I don’t think I’ve seen anyone comment on ‘Owlboy‘ without using the word ‘Beautiful’; D-Pad Studio’s troubled little owl has captured the hearts, of what seems like, everyone who has had the pleasure of soaring with Otus. The reported 10 year development time is striking, not only for the commitment and dedication from the small dev team, but because I’ve seen the evidence of that dedication in every screen of the game thus far in the hours I have spent with Otus. It would be easy at this point to reach for Hundstrasse’s “Big Book of Cliches” and use one of the many appropriate phrases such as “Owlboy is a love letter to the 16-bit era“, or “The creation of ‘Owlboy’ serves as an homage to the retro platformers that crossed swords in the fabled console wars of the 90’s“, but this would be doing a disservice to what ‘Owlboy’ ‘is’.
‘Owlboy’ is a beautiful and engrossing sprite based platform game.
The developers may have intended ‘Owlboy’ to be a 16-bit inspired metroidvania style action-adventure-puzzle-platformer*, but my experience with Otus tells me that it doesn’t need to carry a disclaimer that it is trying to be something; it stands very easily as its own thing.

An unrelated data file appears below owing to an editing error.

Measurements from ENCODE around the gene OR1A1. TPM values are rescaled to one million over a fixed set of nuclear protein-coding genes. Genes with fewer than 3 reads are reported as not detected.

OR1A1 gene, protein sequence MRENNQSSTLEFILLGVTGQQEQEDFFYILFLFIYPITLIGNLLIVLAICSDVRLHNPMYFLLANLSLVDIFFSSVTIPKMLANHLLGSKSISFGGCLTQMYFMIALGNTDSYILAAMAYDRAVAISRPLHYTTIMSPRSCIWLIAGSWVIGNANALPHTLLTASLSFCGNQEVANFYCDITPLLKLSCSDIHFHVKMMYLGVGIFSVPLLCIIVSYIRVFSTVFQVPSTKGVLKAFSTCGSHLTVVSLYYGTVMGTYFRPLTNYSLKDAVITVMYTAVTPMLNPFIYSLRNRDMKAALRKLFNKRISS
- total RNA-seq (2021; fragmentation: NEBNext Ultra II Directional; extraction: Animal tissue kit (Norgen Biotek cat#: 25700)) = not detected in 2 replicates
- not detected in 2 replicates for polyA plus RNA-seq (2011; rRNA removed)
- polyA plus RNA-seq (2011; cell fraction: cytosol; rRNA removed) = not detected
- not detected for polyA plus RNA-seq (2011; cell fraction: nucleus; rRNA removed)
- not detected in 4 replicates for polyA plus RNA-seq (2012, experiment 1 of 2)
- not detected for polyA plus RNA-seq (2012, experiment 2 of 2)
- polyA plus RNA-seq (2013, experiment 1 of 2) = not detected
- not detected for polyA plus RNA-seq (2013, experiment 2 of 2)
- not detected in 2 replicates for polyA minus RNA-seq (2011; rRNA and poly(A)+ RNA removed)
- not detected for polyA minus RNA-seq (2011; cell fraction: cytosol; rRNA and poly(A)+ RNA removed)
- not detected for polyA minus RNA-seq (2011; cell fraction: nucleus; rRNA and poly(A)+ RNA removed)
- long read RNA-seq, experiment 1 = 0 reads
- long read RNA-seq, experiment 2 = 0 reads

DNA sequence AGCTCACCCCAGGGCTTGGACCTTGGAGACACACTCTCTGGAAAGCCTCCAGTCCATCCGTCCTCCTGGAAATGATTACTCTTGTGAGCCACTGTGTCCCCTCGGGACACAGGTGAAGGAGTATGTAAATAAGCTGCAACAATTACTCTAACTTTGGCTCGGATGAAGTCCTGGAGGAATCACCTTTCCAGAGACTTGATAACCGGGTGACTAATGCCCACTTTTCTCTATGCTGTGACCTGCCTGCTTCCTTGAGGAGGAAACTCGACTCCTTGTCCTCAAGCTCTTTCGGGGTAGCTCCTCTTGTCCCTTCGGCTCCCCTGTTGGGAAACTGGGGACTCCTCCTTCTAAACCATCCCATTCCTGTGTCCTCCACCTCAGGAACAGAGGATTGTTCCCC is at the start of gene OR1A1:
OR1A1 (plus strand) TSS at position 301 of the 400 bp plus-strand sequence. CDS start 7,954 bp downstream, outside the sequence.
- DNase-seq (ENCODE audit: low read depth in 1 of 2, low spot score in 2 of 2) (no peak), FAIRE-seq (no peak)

Any of my regular followers who are so committed to the cause that they’ve also ventured to follow me on Twitter may have noticed sporadic postings in shaky phonecam footage of a curious little device known as an Arduboy. This credit-card sized GameBoy inspired curio is powered by that staple of the maker community, the Arduino, neatly packaged together with a sharp 1-bit 128×64 OLED display, 4 directional buttons, and 2 action buttons. It was a guilty impulse purchase sometime around October last year, and I wandered into it without holding out much hope that I’d get around to making anything worth releasing. I was initially drawn in by the promise of constraints, which is a strange pull, but I’ve often been amazed at how programmers for early systems were able to squeeze so much out of some very limited hardware (This article about the original Zelda is a great example). The Arduboy is a neat re-imagining of these early restrictions: A screen where each pixel can only be either on or off; The bare essentials of controls; and strict limitations on processing power, memory, and storage. The game making community has risen to this challenge with a wide range of neat offerings showing off just what can be done within about fixed envelope; the excellent Team-ARG and Jonathan Holmes (check out ‘Circuit Dude’) are just a couple of examples from the dedicated programmers who have adopted this little system. Continue reading “Not Just a Hat Rack: Deconstructing My 8-Bit ‘Masterpiece’”